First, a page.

From handphones to human ashes, concertgoers seem to have gone wild lately
Some concert fans have long been a bit extra in showing love for their beloved artists. From tossing notes and flowers to flinging bras and bottles, artists have been hit by a number of different projectiles. But things seem to have turned more dangerous lately.
The last few years have seen celebrities getting hit by weightier objects such as bulky handphones, consequently raising concerns over extreme fan culture and security. Perhaps venues now need signs that explicitly warn fans against throwing items at the stage.
Few Fans Not Thinking Of The Consequences
Kelsea Ballerini is one of the latest artists to get hit by a flying object. In a moment caught on video, the country singer is playing her guitar onstage Wednesday evening when a bracelet hits her face, clearly catching her off guard.
Ballerini took a moment before a brief intermission is called. She later took to Instagram to inform her fans that she was fine, adding: “Someone threw a bracelet, it hit me in the eye and it more so just scared me than hurt me.”
Ashley Highfill, who was at the show and often attends concerts with her friends, said fans throwing items onstage at concerts has become a normal occurrence. “Even though there is no bad intention, people are not thinking of the consequences,” she added.
Fan Tossing Mother’s Ashes Onto The Stage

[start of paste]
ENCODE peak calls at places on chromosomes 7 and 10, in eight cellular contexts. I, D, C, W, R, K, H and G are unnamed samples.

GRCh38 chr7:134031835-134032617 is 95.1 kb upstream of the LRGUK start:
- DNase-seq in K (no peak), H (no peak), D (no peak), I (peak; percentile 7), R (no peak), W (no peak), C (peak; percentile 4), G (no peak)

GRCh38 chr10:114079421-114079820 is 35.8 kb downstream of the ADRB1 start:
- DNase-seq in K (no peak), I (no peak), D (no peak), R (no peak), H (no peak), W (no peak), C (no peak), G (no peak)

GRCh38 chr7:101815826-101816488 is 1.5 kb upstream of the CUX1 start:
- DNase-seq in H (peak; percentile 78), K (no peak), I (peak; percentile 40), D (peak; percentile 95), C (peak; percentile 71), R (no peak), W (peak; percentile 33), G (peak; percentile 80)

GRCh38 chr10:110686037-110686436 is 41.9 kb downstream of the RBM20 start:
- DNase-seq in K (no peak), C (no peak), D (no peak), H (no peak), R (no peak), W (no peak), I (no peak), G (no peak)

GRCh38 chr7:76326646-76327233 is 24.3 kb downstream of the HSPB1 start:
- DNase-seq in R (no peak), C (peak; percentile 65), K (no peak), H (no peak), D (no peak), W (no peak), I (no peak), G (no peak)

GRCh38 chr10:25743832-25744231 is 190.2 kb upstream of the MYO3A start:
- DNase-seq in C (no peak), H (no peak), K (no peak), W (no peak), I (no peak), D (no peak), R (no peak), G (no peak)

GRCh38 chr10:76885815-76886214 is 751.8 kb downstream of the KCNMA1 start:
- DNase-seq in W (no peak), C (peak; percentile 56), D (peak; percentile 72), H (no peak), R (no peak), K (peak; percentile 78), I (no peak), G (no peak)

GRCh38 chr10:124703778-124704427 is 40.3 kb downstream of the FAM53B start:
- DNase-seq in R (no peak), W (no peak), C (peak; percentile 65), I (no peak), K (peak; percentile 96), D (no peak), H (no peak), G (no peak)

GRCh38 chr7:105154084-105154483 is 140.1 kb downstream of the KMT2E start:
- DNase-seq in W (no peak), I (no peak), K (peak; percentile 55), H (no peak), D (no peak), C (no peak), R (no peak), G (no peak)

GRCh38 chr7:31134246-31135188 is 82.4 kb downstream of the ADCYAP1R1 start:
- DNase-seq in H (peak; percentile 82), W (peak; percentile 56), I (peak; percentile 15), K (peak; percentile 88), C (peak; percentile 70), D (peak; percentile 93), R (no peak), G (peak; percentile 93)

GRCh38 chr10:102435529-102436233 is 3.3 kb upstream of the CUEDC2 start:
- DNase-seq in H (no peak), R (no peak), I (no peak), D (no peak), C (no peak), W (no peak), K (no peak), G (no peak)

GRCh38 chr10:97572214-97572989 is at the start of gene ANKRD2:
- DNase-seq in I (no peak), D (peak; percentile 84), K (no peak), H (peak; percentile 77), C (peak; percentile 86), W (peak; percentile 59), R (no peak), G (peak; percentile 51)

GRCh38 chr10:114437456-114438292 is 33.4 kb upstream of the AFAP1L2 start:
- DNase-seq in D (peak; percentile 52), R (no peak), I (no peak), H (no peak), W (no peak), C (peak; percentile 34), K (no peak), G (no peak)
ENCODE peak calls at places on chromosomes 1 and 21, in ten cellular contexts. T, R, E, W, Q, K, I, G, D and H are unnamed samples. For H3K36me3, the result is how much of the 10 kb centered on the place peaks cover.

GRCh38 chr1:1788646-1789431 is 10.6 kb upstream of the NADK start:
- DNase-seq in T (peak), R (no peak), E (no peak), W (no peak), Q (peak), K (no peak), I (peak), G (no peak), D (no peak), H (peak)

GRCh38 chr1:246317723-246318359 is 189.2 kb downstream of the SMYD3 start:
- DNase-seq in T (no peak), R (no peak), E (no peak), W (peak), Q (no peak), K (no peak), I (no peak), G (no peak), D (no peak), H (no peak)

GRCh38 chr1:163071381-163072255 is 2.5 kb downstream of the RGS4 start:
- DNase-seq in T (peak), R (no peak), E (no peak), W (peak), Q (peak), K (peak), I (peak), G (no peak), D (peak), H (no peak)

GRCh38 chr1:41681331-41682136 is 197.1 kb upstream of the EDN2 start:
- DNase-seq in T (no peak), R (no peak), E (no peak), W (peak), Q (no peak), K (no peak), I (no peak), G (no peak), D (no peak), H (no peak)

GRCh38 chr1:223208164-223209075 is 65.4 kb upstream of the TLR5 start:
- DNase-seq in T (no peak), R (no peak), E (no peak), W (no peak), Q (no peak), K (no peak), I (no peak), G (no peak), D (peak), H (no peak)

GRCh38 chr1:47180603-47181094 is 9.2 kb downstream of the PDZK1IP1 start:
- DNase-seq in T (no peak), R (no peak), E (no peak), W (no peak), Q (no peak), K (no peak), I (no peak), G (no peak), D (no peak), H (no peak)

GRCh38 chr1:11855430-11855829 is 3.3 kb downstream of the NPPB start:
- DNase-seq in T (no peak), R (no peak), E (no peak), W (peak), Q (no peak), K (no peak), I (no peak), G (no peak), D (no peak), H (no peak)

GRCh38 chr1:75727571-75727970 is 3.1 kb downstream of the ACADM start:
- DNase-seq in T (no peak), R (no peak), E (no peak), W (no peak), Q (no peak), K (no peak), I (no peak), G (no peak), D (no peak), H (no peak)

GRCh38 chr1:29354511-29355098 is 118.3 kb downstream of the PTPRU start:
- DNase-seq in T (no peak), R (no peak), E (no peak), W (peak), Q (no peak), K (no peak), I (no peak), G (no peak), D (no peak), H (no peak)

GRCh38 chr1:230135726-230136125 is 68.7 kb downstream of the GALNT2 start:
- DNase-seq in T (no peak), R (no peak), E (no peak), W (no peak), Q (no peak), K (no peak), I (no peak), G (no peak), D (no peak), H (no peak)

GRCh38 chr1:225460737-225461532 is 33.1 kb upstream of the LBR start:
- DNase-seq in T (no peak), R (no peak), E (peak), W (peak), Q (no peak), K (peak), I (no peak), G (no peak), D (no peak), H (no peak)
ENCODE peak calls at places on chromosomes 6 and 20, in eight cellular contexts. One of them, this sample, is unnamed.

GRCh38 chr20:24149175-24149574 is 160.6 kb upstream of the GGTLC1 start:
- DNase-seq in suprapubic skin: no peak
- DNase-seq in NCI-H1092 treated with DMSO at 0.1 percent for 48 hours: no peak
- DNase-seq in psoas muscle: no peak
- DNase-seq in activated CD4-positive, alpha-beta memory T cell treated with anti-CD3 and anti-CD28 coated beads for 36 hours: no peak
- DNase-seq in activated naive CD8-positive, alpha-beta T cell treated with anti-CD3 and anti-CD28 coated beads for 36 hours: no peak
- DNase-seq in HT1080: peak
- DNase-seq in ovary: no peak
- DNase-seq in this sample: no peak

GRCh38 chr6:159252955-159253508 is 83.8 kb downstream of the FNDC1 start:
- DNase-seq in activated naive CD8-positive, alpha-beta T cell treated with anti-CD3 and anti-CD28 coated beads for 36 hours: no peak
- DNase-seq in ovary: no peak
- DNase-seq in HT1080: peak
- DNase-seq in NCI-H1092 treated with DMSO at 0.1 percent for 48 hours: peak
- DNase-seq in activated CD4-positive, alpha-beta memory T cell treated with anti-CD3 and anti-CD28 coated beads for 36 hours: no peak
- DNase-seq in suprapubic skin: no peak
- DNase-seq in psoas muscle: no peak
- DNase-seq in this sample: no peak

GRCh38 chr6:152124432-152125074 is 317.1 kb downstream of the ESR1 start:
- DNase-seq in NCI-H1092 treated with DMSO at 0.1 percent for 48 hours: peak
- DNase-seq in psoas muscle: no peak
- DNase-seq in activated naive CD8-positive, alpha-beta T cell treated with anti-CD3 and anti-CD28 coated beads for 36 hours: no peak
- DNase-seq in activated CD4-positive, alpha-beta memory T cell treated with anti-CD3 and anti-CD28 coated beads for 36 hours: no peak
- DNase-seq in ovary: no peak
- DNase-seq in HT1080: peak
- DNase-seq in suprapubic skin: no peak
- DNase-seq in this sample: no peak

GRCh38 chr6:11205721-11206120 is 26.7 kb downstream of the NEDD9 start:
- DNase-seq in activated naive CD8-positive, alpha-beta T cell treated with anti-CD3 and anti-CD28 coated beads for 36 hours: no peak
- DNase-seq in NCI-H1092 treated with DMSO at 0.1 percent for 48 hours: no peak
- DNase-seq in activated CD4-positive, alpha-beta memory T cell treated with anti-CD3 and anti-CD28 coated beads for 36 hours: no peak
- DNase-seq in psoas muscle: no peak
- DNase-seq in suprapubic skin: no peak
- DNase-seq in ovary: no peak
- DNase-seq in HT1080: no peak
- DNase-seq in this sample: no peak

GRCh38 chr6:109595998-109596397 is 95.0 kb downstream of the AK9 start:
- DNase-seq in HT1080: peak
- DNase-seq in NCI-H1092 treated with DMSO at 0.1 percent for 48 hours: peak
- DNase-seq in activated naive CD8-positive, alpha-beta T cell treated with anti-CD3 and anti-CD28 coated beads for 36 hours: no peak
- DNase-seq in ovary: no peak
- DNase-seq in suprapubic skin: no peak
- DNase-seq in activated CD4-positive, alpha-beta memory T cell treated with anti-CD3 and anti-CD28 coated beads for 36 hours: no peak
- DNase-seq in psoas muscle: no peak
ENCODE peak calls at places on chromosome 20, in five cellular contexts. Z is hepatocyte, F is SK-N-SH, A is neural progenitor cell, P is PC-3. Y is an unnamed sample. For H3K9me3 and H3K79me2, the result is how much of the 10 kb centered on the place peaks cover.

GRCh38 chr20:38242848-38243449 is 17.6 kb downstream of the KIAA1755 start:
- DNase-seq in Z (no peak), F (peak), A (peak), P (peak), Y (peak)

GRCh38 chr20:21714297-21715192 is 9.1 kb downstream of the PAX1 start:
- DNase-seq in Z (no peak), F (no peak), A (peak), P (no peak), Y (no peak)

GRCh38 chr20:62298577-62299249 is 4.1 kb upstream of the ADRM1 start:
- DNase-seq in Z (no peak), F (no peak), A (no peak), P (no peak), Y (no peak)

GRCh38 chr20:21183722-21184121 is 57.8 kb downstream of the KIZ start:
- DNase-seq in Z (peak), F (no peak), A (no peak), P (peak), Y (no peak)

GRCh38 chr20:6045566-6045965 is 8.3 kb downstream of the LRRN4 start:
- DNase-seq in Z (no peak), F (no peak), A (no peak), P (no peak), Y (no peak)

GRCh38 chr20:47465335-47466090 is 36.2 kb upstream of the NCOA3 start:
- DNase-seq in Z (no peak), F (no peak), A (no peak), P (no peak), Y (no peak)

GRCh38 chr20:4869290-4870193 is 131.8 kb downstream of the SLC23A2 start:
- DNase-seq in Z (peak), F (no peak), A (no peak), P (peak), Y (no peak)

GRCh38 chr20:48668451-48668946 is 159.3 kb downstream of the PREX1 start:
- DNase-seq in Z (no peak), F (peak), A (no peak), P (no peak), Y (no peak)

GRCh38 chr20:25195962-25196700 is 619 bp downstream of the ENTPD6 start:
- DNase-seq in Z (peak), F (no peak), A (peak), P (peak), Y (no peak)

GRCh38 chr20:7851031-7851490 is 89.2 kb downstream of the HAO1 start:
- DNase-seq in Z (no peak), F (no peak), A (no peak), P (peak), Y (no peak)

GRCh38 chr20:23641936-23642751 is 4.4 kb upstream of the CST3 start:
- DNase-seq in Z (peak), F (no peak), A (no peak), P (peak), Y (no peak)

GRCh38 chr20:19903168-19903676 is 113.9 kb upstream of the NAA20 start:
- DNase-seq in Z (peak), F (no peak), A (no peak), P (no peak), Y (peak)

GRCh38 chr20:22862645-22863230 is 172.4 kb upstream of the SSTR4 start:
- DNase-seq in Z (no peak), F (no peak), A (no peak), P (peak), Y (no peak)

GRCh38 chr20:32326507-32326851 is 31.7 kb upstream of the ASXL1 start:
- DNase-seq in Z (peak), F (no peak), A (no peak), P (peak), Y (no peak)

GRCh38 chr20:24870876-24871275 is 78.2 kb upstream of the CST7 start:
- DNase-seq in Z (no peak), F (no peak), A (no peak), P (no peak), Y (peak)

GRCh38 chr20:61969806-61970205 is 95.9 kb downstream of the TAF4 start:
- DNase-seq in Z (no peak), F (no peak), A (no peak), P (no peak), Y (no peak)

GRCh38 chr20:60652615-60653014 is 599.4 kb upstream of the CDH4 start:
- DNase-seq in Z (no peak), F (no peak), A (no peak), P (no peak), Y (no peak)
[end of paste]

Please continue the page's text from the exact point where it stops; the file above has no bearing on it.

Long gone are the days of in-person fan clubs. But social media has introduced deeper connection and emotional closeness for fans, said Professor Laurel Williams from Baylor College of Medicine. But that sense of closeness could be posing a few challenges.
A recent concert saw a fan tossing their mother’s ashes onto the stage as Pink was performing. The act left the artist evidently surprised as she said: “I don’t know how to feel about this.” Maybe looking through books of history could provide a better understanding of the practice.
Is The Stage An Altar And Personal Items Devotional Objects?
According to pop culture expert David Schmid, the word “fan” was originally associated with religious devotion. And as many tend to see celebrities as “semi-divine beings”, from that perspective, the stage can be read as a form of altar and the items as devotional objects, he added.
With such acts seemingly becoming more mainstream, artists, venues and promoters should try reinforcing security. Moreover, certain recent advancements in surveillance technology, such as facial recognition, won’t anymore allow fans to fade into the crowd after tossing an item.